Those who would like to view the Save Our Sparty collection are welcome to visit the MSU Archives’ Reading Room during our research hours: http://archives.msu.edu/about/contact.php. The inventory for the Physical Plant Records is available online: http://archives.msu.edu/findaid/ua5-13.html.

For more information on the history of the Spartan statue see: “The Spartan Statue and his Creator,” written by Jennie Russell http://onthebanks.msu.edu/Exhibit/1-6-21/spartan-statue/

 

Written by Megan Badgley Malone, collections & outreach archivist

 





Alumni Memorial Chapel

26 05 2017
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Outside of the Alumni Memorial Chapel; undated (A006549)

Located on Auditorium Rd, situated next to the Kresge Art Center and across the street from Baker Hall, is the Alumni Memorial Chapel. A small chapel, most people walk by paying it no attention, but it is a stop all MSU students and alumni should make. Construction on the chapel began in 1950 and was dedicated on Alumni Day, June 7, 1952. The alumni of MSU paid for the chapel to memorialize all Spartan men and women that served in the United States military forces and died while serving their country during World War II. Inside the chapel’s narthex, above the entrance to the nave, is a sign that reads, “These names represent those who died in the armed forces” and the walls are engraved with 589 names and dates of the men and women that died. Even though the chapel was dedicated to the fallen during World War II, all MSU affiliated men and women that died during military service have been included in the memorial. The earliest dates go back to 1861 when the first graduating class of MSU and students associated with the class of 1861 left to go fight in the Civil War and the latest names from 2005.

The chapel is an interdenominational spiritual center for all faiths and religions. The beauty of the chapel lies in the thirty-eight stained glass windows. The window designs were selected so any person of any faith can enter the chapel and not feel offended by symbols of any religion and most are arranged into groups of three, also called a triptych. The windows on the left side represent education experiences as they relate to modern life. The windows on the right side tell the history of Michigan State University, and the windows at the front represent, “Religion, Brotherhood, and Patriotism.”

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Dedication of the Alumni Memorial Chapel; June 7, 1952 (A006547)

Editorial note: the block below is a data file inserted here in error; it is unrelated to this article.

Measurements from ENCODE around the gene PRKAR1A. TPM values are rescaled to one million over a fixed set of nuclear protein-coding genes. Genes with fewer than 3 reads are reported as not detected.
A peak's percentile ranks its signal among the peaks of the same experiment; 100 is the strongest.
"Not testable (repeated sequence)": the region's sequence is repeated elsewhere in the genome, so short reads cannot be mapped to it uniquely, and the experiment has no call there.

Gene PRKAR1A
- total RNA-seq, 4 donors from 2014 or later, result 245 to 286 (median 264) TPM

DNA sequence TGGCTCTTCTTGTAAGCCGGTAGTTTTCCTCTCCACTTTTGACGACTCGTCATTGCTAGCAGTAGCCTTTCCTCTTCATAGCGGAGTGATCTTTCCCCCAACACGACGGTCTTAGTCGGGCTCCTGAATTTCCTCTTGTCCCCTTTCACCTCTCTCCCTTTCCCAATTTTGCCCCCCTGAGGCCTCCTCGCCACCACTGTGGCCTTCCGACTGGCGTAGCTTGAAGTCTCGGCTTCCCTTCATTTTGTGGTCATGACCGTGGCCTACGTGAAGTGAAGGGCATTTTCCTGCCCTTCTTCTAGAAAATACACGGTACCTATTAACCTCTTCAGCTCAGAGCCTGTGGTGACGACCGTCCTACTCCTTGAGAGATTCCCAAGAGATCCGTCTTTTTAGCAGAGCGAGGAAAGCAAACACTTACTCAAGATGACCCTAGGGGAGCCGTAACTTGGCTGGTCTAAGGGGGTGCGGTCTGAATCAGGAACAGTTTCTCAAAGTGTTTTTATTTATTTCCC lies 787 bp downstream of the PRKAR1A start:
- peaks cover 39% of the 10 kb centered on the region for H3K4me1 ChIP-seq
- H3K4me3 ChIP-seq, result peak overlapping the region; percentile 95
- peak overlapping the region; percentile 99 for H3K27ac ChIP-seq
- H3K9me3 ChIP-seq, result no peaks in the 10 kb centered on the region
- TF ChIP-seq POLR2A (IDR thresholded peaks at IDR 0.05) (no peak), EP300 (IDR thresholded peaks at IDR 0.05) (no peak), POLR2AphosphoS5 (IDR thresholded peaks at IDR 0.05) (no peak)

Throughout the chapel are thirty-one stones taken from various European bombed cathedrals that have been set into the walls of the narthex, nave, chancel, and basement. Four stones are from England, two from France, twenty-four from Germany, and one from the Netherlands. Examples of some of the stones originate from St. Paul’s Cathedral and Westminster Abbey in London, Notre Dame Cathedral in Paris, Cathedral of Regensburg in Germany, and more.  There is also a stone from the White House and a stone from the grave of Henry F. Lyte, composer of “Abide with Me” for a total of thirty-three stones.  Along with the stones, in a wooden display case in the narthex, is a collection of old Bibles. Sixty-nine bibles are in different languages, including Swahili and Burmese. Also included is a King James Bible from 1759.

The Alumni Chapel is open year round and holds over 160 weddings annually. A wide assortment of ceremonies take place at the chapel and can only be reserved by only MSU students, faculty, staff, alumni and their parents/grandparents.

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Procession during the dedication of the Alumni Memorial Chapel; June 7, 1952 (A006548)

The next time you visit campus, make a detour to the Alumni Chapel if you have never visited it before. It is a beautiful chapel that is open and welcoming to all faiths and a memorial to all the Spartan men and women that died in the line of service to our country.

Written by Jennie Russell, Assistant Records Archivist

Update: If you want to learn more about the history of the Alumni Memorial Chapel and see related documents/photographs, please visit:

http://onthebanks.msu.edu/Exhibit/1-6-2A/alumni-memorial-chapel/.





Spring Cleaning of Your Office

4 05 2017